The box for the Club-3D X800XL we received is a work in progress, but I wanted to comment on it anyway. The Club-3D packaging is not as 'flamboyant' as others you will find on the market, and I have to say it works in the designs favour. You get the impression from the packaging that this is more 'exclusive' and that philosophy continues throughout. Inside everything is laid out nicely and I do like this little 'Welcome member …' flap at the inside front. I hope Club-3D don't change the packaging too much as it is quite refreshing from the norm.

Extras included with the X800XL are 3 CD's; a driver, manual and demo disk, PowerDVD 5 and PowerDirector 3 DE, and the obligatory free game of Colin McRae Rally 04. Cabling is plentiful; from left to right in the picture we have the 'HDTV' RGB dongle, a standard VIVO dongle with Composite and S-VID in/out, an S-VID cable, a 4pin Molex to 6 pin PCIe graphics power adapter and a single DVI-I to 15pin VGA adapter. I would have liked to have seen two DVI-I to 15pin VGA adapters since the Club-3D is a Dual DVI card. The final accessory is a black 'Powered by Club-3D' case badge.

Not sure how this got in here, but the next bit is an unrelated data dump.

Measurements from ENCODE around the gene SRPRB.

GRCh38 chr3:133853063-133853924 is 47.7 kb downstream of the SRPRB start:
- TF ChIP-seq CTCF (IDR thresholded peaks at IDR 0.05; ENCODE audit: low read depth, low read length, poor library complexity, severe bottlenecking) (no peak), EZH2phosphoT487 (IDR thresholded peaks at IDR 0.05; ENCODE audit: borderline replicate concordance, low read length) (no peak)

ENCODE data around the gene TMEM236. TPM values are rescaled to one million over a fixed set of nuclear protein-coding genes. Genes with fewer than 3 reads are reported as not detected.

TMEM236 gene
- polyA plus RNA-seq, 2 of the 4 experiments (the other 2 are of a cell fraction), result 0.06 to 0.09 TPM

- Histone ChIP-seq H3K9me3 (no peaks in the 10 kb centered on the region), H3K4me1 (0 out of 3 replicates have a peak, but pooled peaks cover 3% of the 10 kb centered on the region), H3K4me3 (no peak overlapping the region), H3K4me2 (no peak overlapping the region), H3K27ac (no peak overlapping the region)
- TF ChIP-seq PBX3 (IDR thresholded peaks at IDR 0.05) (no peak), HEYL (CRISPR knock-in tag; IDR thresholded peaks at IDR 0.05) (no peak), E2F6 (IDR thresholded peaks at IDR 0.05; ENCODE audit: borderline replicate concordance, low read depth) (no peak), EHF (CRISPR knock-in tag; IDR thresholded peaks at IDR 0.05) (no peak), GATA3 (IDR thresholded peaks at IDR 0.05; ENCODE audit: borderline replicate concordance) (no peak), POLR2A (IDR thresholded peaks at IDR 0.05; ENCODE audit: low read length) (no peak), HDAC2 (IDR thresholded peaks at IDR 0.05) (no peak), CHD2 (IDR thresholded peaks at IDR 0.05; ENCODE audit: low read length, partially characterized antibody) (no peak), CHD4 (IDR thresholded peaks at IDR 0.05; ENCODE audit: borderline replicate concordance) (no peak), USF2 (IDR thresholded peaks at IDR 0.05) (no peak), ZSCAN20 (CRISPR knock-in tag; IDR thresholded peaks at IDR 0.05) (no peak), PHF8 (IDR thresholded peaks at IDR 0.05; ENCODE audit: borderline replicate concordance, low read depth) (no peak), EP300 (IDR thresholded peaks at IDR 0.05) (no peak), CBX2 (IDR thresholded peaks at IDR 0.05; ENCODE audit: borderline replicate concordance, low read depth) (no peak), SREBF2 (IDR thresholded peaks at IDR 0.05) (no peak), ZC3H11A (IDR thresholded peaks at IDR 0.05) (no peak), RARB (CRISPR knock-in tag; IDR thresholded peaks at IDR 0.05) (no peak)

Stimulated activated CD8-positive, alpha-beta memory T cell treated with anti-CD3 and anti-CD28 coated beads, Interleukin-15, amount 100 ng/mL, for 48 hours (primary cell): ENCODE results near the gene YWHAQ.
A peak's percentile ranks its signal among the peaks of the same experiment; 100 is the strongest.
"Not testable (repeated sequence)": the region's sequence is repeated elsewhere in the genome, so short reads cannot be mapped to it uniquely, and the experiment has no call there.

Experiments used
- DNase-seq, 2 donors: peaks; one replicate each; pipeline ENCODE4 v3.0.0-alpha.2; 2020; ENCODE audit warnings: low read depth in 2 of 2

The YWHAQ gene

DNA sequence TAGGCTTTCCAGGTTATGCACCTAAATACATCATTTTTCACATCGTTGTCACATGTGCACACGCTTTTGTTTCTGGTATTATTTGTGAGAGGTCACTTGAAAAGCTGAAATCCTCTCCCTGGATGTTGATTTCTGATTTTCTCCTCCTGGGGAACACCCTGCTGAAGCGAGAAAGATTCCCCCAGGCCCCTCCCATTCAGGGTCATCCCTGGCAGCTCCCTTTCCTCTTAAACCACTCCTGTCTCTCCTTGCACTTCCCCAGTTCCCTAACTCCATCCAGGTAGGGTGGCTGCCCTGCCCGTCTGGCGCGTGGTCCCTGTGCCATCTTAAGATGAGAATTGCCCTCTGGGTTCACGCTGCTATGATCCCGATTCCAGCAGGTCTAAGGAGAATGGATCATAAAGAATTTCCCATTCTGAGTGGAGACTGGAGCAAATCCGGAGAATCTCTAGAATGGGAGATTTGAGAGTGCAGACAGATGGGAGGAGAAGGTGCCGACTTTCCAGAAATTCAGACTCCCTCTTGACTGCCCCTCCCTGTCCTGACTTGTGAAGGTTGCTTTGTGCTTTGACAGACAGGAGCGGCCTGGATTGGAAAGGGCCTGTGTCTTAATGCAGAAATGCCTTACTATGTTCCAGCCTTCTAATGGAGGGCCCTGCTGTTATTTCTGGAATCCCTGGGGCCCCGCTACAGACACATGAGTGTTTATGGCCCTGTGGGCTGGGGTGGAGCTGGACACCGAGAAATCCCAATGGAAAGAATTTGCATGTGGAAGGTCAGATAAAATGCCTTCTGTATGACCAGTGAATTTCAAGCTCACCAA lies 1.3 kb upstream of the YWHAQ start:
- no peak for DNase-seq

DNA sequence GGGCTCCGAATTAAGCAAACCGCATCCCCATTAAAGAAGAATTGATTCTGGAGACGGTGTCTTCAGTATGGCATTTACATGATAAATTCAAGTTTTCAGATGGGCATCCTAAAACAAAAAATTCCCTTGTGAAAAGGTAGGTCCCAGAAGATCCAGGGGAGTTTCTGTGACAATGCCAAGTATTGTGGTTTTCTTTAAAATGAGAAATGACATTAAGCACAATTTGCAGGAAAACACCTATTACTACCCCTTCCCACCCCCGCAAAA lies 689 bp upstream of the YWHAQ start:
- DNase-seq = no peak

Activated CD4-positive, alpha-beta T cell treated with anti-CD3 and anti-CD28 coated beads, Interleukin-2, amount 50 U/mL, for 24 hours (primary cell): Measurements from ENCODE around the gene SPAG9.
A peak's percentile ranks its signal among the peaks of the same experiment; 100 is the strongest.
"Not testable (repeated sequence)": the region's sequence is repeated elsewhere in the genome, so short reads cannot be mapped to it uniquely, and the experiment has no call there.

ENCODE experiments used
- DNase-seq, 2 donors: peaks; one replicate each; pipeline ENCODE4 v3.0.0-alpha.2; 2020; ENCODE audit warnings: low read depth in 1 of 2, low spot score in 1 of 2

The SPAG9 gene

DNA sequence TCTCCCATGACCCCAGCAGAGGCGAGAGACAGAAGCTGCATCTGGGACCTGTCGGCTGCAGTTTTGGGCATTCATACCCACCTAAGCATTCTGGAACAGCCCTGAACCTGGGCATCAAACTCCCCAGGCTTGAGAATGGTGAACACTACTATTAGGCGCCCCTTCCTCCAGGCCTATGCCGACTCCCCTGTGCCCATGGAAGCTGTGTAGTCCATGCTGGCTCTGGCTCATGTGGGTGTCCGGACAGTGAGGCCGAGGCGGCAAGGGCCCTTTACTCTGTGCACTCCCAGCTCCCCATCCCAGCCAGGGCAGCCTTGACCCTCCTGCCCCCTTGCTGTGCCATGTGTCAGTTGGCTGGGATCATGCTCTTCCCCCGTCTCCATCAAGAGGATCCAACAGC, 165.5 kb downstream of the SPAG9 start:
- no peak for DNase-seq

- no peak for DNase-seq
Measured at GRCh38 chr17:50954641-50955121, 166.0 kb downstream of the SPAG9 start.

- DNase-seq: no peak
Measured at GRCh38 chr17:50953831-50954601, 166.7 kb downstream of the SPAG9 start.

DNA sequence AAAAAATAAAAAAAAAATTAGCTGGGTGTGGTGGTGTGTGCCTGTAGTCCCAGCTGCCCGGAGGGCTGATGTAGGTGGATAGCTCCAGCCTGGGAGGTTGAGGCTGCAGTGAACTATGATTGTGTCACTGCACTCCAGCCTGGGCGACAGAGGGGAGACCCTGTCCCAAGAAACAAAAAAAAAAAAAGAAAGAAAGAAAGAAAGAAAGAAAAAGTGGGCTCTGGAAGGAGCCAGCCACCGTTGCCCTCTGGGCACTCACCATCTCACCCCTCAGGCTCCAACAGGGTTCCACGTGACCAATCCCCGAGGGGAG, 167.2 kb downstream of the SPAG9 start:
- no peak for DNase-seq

Before we get onto the card itself, I just wanted to go back to the driver/manual/demo CD for a second. It's personally been while since I thought that any disk like this was worthwhile except as a backup for your drivers but again to keep with the exclusive club theme, Club-3D have made quite the presentation on this disk.